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For nature lovers there is a variety of natural environments to be found right across Moreton Island. The island has a rich array of plant communities from stunted heathlands to open eucalypt forests. Travel through beautiful bush land around Middle Road and Bulwer to North Point road which also has plenty of grass trees and Banksia. The Scribbly Gum and Pink Bloodwood grow everywhere in Moreton's bushland. The sandy soils are low in nutrient so trees and shrubs rely on the surface nutrients for food. Spinifex grass and other salt resistant ground cover plants grow all over the sand dunes holding them together preventing erosion. Moreton Island hosts a wide variety of wildflowers in the spring time.Moreton Island Banksia

Heathlands can be found along Bulwer to North Point Road (the backtrack), swamps which provide havens for frogs and native fish can be seen along the Cowan Bypass Road, the largest stretching from Comboyuro Point all the way to Ben Ewa along the western side of the island. Both Perched Lakes, where the water is held above the water table and Window Lakes, where the land dips below the water table can be found around the Island, with Blue Lagoon and Honeyeater lake situated towards the north end of the Island.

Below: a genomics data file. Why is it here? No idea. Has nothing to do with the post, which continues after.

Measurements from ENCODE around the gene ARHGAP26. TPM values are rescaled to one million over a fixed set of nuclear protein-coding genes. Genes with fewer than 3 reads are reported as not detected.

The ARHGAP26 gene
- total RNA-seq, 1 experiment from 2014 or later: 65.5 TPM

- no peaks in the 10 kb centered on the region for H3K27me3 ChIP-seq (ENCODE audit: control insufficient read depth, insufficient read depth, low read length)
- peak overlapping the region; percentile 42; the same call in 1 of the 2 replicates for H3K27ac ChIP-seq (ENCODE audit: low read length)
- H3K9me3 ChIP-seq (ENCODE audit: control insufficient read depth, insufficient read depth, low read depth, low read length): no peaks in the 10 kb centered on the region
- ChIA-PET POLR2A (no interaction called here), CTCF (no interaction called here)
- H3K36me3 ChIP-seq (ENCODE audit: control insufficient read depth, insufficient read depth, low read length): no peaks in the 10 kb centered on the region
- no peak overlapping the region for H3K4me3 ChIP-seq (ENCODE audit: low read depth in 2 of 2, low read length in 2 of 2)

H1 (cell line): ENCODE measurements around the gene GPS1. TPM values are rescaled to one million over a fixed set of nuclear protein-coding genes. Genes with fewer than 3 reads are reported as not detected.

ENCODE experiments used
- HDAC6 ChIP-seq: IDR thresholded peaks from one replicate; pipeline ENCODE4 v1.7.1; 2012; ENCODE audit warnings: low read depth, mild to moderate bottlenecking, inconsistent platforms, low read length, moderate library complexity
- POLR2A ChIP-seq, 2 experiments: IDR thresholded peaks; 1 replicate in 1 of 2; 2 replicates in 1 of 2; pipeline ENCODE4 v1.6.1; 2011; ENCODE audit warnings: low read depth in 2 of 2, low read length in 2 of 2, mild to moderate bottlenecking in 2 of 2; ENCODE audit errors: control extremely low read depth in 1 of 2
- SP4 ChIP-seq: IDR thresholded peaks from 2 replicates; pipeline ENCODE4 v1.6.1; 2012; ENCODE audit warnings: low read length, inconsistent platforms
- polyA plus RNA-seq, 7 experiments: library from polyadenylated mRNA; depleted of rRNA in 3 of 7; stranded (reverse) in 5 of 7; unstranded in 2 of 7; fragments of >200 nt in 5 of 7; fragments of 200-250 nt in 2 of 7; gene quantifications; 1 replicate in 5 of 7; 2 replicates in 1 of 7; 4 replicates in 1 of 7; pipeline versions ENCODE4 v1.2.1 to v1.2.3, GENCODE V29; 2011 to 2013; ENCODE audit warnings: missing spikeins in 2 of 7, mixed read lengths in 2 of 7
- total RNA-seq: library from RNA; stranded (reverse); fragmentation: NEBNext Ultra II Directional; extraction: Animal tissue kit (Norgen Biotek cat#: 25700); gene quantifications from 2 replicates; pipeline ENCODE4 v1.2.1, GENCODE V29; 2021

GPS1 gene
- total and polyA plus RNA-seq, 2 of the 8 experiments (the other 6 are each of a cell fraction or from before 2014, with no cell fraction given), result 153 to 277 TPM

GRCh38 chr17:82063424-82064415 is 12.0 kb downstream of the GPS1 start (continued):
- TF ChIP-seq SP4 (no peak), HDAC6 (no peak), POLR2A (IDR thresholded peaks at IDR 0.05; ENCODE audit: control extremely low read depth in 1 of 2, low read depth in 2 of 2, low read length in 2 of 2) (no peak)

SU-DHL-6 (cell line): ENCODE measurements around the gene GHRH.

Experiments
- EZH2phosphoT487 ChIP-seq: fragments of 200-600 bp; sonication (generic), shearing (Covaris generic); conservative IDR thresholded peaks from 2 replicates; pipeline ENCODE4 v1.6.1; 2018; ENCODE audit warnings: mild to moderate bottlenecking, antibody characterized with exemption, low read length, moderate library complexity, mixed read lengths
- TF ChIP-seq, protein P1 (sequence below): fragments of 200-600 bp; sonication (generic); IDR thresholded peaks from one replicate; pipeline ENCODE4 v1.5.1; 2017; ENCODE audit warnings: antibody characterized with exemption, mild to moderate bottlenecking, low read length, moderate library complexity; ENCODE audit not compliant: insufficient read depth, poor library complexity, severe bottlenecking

There is plenty of Wildlife Viewing on Moreton Island which can be found around the island along the walking and 4WD tracks, in the waters surrounding the Island or on the beaches. Moreton Island is a perfect place for Bird Watching, Over 180 species of birds, including seabirds, forest birds and birds of prey, can be seen. Wading birds can be found on the island, especially between September and April when many birds migrate from other countries.

Plant Life Moreton IslandThe waters surrounding Moreton Island which is part of the Moreton Bay Marine Park is teeming with life, such as Humpback Whales can be viewed as they frolic in pods off Cape Moreton during their migration from June to November, also dolphins, sharks and turtles can be seen from this vantage point. The sea grasses are where you will see dugongs at the southern end of the island. Moreton Bay supports a large population of Green and Loggerhead Turtles which come to nest on Moreton Island between November and February on the beach. There is also a wide variety of fish species surrounding the Island, including Bream, Squid, Dart, Flathead, Tailor and Whiting.

© Visit Moreton Island 2019